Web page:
Fangz said…
FWIW, I expect Moana's lack of romance to be 'corrected' in a future TV series or Straight-to-Video moviesode.
Arresi said…
"(This is separate from, but related to, the various LGM posts about Steve Rogers in his original context, versus the many modern readers who find it shocking and outrageous that he doesn't conform to post-Reaganite mythology, even though that would make no sense)."

Can someone tell where I can find these LGM posts? They sound pretty cool. (One of my annoyances with the MCU is the way it ducked out of the implications of their choices re: Steve Rogers.)
Anonymous said…
The most relevant post is here: I personally think that if Cap doesn't come off as reactionary in some sense, he may as well come from Magic Sparkle Unicorn Land rather than 1945. But I see Attewell's point that he's not supposed to be The Comedian. Of course in the movies we know how Cap is reactionary - he supports hooded, masked vigilantes using lethal force without public oversight.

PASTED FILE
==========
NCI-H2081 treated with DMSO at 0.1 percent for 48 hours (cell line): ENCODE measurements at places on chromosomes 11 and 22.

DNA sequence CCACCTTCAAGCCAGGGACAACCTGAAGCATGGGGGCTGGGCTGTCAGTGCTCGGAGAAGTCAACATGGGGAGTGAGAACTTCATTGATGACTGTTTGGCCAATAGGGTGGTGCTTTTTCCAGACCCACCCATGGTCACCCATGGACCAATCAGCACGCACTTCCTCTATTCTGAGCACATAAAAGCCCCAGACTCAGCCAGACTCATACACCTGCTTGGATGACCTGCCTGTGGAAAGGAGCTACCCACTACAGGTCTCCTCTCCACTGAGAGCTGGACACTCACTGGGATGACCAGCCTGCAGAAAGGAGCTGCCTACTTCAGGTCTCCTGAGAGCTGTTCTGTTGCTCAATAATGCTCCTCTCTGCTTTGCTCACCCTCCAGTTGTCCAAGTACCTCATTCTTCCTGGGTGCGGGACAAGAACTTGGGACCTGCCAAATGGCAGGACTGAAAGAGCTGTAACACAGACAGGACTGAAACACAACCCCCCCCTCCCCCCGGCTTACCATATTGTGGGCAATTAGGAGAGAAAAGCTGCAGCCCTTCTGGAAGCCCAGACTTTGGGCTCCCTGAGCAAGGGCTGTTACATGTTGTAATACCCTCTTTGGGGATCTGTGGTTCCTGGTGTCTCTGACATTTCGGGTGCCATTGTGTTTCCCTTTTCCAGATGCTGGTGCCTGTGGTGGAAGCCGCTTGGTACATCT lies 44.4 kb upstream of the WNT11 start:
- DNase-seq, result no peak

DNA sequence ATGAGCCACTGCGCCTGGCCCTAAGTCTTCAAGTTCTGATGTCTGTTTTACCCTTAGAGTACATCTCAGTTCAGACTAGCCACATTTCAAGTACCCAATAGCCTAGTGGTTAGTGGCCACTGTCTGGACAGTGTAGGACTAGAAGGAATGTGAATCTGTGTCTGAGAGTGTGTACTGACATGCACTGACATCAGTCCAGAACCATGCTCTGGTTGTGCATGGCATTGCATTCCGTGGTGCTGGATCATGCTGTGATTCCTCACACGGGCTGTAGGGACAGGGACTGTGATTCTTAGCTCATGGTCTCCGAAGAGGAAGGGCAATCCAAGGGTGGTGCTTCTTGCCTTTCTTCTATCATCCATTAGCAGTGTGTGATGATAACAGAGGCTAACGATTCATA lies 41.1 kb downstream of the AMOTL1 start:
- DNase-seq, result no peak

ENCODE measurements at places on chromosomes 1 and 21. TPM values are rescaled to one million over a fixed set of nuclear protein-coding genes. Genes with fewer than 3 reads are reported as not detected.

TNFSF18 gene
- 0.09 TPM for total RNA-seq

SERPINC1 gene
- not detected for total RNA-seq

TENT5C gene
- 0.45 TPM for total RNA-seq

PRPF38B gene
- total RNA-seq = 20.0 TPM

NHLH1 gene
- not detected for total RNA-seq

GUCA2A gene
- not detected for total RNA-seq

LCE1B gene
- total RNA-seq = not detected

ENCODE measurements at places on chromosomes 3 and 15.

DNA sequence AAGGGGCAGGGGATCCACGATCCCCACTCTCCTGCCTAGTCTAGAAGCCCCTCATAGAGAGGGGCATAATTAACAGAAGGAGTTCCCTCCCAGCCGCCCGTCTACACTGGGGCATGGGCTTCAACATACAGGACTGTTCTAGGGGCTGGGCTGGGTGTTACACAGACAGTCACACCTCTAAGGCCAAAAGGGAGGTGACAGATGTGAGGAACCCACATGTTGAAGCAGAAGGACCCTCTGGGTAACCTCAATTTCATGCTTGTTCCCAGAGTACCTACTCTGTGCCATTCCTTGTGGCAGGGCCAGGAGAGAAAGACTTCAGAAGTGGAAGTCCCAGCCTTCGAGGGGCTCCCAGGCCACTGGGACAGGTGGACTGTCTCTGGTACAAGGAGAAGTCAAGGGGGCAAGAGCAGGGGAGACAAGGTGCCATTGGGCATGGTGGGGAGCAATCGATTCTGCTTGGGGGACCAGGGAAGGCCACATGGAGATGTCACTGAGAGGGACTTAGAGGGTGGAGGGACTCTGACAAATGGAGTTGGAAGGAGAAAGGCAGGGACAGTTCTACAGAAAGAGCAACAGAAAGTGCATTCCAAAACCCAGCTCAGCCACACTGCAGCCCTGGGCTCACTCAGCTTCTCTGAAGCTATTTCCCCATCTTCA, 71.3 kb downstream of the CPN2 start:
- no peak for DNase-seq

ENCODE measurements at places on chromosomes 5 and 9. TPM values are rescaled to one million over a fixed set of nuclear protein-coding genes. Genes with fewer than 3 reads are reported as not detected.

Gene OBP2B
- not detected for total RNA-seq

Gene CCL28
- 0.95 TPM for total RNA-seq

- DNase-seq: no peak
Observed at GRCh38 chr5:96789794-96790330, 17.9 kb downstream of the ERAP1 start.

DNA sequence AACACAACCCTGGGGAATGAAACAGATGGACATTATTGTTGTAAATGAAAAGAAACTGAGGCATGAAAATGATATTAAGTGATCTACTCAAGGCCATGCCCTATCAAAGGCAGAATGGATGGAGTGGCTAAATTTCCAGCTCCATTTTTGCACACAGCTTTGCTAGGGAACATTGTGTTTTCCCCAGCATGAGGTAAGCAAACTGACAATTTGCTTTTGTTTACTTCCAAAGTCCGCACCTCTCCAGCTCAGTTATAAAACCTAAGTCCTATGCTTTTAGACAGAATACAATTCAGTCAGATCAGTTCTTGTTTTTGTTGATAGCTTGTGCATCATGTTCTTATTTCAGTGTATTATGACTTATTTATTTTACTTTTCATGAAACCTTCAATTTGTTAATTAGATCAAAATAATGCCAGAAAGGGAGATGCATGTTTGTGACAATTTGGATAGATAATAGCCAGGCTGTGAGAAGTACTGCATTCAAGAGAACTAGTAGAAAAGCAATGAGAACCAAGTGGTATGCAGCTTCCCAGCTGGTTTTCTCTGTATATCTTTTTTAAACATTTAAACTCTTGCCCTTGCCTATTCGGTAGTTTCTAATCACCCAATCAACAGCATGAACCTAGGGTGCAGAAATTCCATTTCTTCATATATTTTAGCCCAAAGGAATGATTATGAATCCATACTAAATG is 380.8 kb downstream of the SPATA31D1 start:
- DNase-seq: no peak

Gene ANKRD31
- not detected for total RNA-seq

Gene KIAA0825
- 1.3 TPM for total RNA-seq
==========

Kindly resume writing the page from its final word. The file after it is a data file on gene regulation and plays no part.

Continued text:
Also worth reading is Attewell's A People's History of the Marvel Universe (currently on hiatus, but hopefully not a permanent one), which I think emerged from that post. It discusses the often-progressive politics in which Marvel superheroes were rooted, and the ways in which politics shaped their development. This includes Cap but also touches on Magneto and the entire X-Men concept.
Chris said…
As a coda, I would add this ( as a specific rebuttal of some D-bag whining that "shouldn't Steve Rogers be more like John McCain and less like Barack Obama?"
Temmere said…
"I'm a sucker for stories that depict art as work, and artists as people who are working towards the perfection of their craft--trying to find their unique voice, and then struggling to find an audience for that voice."

I wonder if you ever saw the Studio Ghibli movie Whisper of the Heart. Based on this comment I think you'd like it.